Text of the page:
John Day Fossil Beds National Monument

Trip Start Mar 02, 2011
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Trip End Oct 14, 2011


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Where I stayed
Dinty's Motor Inn

Flag of United States  , Oregon
Tuesday, August 16, 2011




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I went to the John Day Fossil Beds National Monument today. This park protects roughly 14,000 acres of fossil beds, which is a tiny percentage of the area of the fossil beds in eastern Oregon. The fossils in the various fossil beds within the park range in age from roughly 45 million years to around 7 million years, which includes nearly all of the period during which mammals have existed. These fossils were first explored by scientists in the 1870's but the area was not made a National Monument until 1975.

Millions of year ago this area was tropical forests.  There's a volcanic hotspot that used to be under this area.  The tectonic plate that includes the park crept west while the hotspot remained stationary.  The hotspot is now under Yellowstone National Park far to the east.  This hotspot caused large numbers of volcanoes starting around 45 million years ago.  The volcanoes blanketed this area in ash  burying plants and animals that eventually became the fossils found today.  In between the volcanoes life would slowly return only to be buried again by another volcano.  This pattern continued for millions of years.  During this period the climate in this area slowly got drier as the volcanoes to the west left this area in a rain shadow.  While you might think of Oregon is being very damp, this part of Oregon is quite dry and is mosly covered in sagebrush.  The volcanoes eventually covered this area in a series of basalt flows.  Over the last 7 million years or so rivers have carved through these layers of basalt and ash exposing the fossils.  The result is a strange landscape of striped hillsides in various colors with flat areas in between.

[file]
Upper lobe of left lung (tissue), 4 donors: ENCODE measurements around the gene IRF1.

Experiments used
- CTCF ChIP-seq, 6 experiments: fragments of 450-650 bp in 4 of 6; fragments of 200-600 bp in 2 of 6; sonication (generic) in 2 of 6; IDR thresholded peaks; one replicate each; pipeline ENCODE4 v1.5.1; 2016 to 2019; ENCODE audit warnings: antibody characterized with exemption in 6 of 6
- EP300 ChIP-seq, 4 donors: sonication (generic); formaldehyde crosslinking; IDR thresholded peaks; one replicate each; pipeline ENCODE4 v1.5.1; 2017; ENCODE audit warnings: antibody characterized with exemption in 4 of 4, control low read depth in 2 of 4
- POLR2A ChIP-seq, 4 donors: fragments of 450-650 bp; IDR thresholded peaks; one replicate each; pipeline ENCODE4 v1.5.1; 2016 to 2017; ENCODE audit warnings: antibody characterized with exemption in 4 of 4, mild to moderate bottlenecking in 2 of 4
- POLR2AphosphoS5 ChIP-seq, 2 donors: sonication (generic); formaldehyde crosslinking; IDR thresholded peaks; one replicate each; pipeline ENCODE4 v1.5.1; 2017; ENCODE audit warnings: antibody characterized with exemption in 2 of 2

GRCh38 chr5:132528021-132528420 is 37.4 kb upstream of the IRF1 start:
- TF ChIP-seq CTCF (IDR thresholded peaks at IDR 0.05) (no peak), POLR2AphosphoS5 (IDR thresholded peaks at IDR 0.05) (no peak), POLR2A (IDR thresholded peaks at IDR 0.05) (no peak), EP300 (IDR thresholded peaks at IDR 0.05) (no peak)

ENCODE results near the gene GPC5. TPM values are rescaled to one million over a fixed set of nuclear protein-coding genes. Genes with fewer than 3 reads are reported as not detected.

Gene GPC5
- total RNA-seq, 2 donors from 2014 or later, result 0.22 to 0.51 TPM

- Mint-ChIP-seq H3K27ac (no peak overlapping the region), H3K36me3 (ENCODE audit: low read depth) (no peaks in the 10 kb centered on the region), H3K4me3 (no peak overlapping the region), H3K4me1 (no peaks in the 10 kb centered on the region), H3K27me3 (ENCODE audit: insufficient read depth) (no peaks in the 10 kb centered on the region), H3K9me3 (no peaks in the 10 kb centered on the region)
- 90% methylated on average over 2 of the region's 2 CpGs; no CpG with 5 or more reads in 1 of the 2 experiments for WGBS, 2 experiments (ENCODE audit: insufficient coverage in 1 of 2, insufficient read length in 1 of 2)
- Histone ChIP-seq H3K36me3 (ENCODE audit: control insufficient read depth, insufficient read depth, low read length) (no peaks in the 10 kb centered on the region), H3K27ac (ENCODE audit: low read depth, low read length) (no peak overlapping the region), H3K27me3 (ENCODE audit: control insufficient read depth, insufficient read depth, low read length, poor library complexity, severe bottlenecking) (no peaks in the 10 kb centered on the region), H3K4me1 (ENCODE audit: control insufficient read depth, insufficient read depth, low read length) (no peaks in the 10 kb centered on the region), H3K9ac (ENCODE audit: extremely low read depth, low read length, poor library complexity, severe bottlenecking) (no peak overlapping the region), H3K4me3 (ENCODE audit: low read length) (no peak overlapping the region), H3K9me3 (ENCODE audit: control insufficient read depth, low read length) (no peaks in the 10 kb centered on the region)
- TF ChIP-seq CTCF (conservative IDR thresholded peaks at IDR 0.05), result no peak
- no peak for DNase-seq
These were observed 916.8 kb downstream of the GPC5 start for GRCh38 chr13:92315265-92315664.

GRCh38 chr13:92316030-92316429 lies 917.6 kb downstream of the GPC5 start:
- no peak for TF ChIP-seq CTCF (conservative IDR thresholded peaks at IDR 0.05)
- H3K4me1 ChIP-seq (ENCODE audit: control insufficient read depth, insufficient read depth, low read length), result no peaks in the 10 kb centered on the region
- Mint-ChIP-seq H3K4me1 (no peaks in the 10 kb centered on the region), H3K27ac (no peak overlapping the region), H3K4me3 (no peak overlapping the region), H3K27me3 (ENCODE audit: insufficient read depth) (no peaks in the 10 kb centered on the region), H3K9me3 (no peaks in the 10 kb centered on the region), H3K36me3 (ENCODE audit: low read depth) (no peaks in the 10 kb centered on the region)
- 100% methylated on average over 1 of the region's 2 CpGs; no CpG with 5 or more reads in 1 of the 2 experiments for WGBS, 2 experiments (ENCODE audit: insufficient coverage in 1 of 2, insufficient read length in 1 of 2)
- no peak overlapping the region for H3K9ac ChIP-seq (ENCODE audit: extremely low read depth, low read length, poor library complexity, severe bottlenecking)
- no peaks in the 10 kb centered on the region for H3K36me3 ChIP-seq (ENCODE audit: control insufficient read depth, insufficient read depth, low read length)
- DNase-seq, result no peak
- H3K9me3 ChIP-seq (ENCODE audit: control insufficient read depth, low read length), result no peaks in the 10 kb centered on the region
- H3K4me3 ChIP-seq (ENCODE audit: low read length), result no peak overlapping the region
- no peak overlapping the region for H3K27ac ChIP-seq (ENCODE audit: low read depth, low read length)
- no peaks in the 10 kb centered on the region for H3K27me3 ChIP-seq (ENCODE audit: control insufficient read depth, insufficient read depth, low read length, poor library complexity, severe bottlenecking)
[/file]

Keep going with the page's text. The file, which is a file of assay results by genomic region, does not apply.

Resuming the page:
The park is broken up into three units. I first went to the Thomas Condon Paleontology Center and Visitor Center in the Sheep Rock Unit. The Paleontology Center includes facilities for processing and storing fossils. Many fossils that were found in the park are on display in a museum. After watching a movie about the park, touring the museum and chatting with a ranger I headed for the James Cant Ranch.

The James Cant Ranch was a sheep ranch and later a sheep-and-cattle ranch from 1916 until 1972. Irrigation from the John Day River allowed hay to be grown on the flat areas.  A portion of the ranch is now the James Cant Ranch Historic District. This portion includes the Cant Ranch House and nearby structures.  There are displays in the house and barn about ranch life in the early 20th Century.  After touring the exhibits I continued driving north.

My next stop was the Blue Basin Area where I hiked the Island in Time Trail.  I then drove to the Foree Area where I hiked the Story In Stone and Flood of Fire Trails.  The scenery along all three trails includes lots of strangely eroded cliffs.  There are displays of fossil casts near where they were located and other interpretive signs along the trails.

I had intended to go to the Painted Hills and Clarno Units, two other portions of the park.  Unfortunately, by the time I had finished touring the Sheep Rock Unit it was nearly 5:00 and the other Units are over an hour away so I just headed for Seattle.  I stopped in Wasco, OR for the night.
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